People who meet me for the first time tell me I look like a Manning (with which I disagree), and people who know me better tell me I don’t know how to celebrate (which might be true). So Sunday night, when I leapt in the air and let loose a battle roar to celebrate the New Orleans Saints’ decisive victory over the Colts, it took some people by surprise.
I’m not a Saints fan. I’ve never really rooted for a football team –– at least, not sober. I’ll confess further that I’ve grown increasingly annoyed over the past six weeks as friends of mine back in the Big Easy have beleaguered me with updates about the Saints’ triumphant season, especially considering how few of those friends would have cared about the score of a Saints game even as recently as last year. I would sarcastically tell my former editor that “the weather must be mighty fair down in Louisiana.”
But the truth is that, underneath my sarcasm and bewilderment, I was a little jealous. It’s a happy time for New Orleans, and surely no city ever deserved it more. The people have known their share of grief and now, even if I don’t fully understand the reason, they know some measure of joy. It’s a good thing for the city, if for no better reason than that it’s impossible for it to be a bad thing.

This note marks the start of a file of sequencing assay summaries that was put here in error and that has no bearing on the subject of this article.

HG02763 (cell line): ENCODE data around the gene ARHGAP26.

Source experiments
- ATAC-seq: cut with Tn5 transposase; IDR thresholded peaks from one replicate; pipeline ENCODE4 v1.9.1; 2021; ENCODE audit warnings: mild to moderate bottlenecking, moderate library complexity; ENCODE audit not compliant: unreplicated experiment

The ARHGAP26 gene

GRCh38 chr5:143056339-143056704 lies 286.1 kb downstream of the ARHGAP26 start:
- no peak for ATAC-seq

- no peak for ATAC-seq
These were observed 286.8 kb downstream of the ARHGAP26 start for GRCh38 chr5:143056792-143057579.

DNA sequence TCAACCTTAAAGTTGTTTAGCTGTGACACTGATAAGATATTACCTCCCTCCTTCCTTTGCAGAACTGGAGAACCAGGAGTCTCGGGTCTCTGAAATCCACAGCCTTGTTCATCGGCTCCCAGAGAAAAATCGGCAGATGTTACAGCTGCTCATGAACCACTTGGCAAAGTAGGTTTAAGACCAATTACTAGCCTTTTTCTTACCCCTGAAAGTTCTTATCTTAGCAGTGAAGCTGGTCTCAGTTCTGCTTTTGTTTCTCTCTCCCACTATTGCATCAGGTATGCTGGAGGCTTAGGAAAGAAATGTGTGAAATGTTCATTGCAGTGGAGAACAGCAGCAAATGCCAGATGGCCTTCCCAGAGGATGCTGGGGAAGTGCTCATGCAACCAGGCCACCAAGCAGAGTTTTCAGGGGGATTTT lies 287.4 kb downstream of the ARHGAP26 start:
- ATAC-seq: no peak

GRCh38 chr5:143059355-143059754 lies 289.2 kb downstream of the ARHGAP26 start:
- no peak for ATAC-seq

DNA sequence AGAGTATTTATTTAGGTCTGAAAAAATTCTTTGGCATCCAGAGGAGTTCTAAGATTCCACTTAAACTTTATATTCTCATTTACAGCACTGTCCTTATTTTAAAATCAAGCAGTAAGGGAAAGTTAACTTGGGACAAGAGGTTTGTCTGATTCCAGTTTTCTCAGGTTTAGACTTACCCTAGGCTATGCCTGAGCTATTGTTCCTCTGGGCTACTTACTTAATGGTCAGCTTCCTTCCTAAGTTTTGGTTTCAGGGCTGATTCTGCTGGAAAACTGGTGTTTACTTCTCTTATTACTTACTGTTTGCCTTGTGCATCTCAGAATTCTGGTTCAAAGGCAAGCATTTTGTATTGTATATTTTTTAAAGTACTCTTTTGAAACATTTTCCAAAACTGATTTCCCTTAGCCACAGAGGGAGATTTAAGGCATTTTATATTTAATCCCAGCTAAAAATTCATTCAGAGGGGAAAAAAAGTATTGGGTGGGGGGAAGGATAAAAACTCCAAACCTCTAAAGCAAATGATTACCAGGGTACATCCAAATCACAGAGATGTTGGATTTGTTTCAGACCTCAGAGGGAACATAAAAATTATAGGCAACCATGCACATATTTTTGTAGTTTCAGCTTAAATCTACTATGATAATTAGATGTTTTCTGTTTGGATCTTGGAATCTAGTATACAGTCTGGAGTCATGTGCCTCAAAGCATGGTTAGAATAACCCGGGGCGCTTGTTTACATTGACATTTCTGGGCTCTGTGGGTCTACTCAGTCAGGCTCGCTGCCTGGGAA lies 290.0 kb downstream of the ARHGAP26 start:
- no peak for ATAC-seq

And of course, the Saints were the underdog. I expect the victory would have been almost hollow if New Orleans had been favored to win; it seems that the Saints, like their city, fight best when the fighting is hardest.
So as I sat at a bar in Central New Jersey, sipping a Sazerac (which was too sweet and served in the wrong glass) and bracing for the icy walk home, I buoyed my spirits with thoughts of New Orleans; it was warm down there, I knew, and the news showed me that there was enough celebration going on without me. The weather was fair, but that was a good thing.
As I ran today along a snowy towpath and pined for the sweltering heat of the Mississippi River levee trail, I thought, “What next? The Saints are world champs, there’s a new mayor, and it’s Fat Tuesday in eight days!” Although I miss New Orleans now perhaps more than ever, I’m glad to know that things are finally looking up.
So although I may never paint my face black and gold or scream “Who Dat?!” at passersby, I’d like to join the rest of New Orleans in telling our Saints, “Thank you.” For the city proper, it was the orgiastic future we all knew was coming. For me, even though I was clapping hands with coworkers and strangers in the frigid northeastern winter, I was home again, if only for a moment.
Alex Gecan is a former intern of Renaissance Publishing. He currently lives in Princeton, N.J.